If you’re into sea turtles (and, honestly, who isn’t?) you’ve probably heard about the Hawksbill, one of several species of sea turtles found in the waters off Belize. Due to declining populations of the Hawksbill, it is not often seen by divers in most areas of the world, but one of the many great things about Glover’s Reef is that we see them frequently.
Human fishing practices threaten E. imbricata populations with extinction. The World Conservation Union classifies the Hawksbill as critically endangered. Hawksbill shells are the primary source of tortoise shell material, used for decorative purposes. The Convention on International Trade in Endangered Species outlaws the capture and trade of Hawksbill sea turtles and products derived from them.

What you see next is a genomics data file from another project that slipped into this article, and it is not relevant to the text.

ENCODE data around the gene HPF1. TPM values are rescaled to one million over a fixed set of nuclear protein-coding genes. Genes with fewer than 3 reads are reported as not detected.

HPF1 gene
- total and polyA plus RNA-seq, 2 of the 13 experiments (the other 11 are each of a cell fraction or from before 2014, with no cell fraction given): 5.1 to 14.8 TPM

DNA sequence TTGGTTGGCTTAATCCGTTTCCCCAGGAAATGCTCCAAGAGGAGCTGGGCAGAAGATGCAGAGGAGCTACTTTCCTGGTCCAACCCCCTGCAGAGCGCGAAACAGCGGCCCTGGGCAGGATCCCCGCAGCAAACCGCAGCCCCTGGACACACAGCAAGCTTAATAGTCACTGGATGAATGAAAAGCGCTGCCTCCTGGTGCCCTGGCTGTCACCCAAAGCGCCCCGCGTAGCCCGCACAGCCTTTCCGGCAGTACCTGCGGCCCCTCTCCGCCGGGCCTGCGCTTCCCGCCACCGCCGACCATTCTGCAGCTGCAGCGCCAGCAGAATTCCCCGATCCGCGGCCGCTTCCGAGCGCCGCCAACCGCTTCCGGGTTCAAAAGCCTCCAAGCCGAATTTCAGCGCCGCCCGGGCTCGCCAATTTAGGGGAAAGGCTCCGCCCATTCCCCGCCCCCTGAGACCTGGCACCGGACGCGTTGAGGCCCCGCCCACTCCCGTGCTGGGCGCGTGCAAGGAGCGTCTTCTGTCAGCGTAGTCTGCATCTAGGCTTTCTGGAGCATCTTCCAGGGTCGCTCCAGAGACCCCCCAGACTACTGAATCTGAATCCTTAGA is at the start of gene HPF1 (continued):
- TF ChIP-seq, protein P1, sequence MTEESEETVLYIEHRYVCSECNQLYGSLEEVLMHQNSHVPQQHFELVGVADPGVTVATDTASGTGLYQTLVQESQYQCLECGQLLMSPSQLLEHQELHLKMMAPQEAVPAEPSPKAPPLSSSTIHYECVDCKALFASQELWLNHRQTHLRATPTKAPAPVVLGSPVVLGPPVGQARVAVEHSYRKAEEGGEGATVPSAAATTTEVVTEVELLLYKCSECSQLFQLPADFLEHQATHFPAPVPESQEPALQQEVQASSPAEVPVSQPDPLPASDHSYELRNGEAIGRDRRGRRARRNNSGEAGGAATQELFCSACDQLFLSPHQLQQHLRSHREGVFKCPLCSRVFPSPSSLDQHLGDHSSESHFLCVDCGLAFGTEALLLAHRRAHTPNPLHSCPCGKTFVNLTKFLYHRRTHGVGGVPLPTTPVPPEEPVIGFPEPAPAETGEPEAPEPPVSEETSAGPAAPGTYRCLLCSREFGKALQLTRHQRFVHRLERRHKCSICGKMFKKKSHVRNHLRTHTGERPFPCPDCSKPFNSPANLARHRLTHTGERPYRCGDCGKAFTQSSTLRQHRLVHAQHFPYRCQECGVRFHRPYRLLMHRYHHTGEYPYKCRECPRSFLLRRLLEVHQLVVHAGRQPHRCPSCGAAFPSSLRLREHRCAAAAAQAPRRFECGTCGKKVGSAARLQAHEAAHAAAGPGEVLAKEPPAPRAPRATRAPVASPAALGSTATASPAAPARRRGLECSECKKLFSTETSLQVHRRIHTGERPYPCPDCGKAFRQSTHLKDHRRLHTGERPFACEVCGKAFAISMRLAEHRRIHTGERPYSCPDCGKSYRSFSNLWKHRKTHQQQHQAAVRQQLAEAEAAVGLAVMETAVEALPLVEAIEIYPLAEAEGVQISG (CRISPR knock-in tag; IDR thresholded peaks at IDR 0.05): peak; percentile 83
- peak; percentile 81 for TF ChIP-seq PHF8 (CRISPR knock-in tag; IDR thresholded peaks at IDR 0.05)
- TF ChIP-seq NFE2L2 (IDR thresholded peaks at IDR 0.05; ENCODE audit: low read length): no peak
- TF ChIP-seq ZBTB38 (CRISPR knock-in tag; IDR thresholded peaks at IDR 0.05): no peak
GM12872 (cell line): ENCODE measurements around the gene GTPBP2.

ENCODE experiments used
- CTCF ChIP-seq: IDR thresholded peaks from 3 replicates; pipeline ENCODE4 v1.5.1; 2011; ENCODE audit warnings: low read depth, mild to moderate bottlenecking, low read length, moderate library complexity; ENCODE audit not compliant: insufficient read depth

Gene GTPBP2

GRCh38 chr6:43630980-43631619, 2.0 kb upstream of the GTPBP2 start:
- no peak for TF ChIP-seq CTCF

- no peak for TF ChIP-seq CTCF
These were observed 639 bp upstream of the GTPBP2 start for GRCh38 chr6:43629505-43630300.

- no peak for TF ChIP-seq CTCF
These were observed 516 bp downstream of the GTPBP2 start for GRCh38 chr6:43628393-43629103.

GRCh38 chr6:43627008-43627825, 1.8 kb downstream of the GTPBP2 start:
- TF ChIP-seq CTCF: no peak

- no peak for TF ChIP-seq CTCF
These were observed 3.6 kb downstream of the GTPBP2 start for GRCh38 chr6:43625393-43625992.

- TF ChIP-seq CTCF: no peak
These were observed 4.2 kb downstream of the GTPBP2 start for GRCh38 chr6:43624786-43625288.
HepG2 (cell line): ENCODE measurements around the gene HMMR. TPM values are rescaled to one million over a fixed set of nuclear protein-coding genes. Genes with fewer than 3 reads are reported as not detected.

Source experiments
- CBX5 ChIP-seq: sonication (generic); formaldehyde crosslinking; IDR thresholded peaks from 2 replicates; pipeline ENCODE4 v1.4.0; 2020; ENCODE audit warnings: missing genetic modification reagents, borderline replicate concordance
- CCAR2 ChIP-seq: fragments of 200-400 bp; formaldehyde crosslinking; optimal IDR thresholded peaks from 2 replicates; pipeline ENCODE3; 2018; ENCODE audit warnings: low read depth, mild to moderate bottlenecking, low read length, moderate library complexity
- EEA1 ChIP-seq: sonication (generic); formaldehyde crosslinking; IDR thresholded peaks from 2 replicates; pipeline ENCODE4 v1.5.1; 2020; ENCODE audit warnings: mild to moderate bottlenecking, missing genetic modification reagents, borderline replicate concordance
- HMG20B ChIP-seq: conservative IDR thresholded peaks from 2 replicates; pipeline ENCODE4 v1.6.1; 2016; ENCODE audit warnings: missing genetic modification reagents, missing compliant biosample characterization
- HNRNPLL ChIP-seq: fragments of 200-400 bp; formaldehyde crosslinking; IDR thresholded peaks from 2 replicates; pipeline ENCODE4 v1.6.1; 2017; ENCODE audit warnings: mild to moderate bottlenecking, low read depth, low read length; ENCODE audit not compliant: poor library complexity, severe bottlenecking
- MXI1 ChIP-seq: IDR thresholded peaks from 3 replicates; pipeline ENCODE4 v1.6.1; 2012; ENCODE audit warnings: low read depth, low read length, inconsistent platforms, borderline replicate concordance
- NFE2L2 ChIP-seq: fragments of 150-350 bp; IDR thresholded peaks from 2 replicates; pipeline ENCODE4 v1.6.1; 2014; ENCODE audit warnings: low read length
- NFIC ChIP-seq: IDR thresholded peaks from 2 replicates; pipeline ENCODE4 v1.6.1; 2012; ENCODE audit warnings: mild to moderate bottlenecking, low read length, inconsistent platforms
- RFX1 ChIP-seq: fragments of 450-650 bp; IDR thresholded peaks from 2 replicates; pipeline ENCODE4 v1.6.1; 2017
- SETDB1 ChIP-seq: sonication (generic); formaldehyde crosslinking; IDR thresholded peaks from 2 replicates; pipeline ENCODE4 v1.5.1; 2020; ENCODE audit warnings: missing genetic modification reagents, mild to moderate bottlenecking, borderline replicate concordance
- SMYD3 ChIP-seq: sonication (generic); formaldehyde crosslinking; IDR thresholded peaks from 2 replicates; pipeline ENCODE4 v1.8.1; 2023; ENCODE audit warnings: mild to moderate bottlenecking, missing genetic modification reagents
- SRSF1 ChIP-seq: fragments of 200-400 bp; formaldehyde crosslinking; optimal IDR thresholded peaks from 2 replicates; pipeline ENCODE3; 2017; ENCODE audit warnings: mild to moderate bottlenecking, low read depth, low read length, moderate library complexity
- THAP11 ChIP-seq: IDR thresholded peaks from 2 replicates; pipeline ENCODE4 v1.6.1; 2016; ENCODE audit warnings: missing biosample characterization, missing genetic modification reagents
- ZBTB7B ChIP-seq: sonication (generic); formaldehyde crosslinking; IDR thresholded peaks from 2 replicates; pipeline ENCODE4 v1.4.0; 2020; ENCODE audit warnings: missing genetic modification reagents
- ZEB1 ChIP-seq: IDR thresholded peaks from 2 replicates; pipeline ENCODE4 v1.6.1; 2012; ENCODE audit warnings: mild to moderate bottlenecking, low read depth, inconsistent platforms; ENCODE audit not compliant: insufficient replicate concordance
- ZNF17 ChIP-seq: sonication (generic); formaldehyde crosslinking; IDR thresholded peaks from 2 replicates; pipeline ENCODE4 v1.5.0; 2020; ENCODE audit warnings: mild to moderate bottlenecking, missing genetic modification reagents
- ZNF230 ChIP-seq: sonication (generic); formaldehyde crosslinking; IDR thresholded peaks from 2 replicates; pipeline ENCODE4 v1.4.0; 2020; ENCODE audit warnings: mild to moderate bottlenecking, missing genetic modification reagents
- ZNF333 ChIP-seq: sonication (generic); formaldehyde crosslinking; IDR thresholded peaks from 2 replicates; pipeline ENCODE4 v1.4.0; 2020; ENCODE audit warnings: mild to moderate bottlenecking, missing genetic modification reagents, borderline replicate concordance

Out at Glover’s Reef we encounter hawksbills most frequently out at Long Caye Wall, an undersea cliff, the top of which is a mere 35 feet below sea level and just a short swim from the island shore. From that easily reached perch, the cliff drops 3,000 feet practically straight down, and the turtles and other large creatures seem to love that spot. It’s a great place to scuba dive!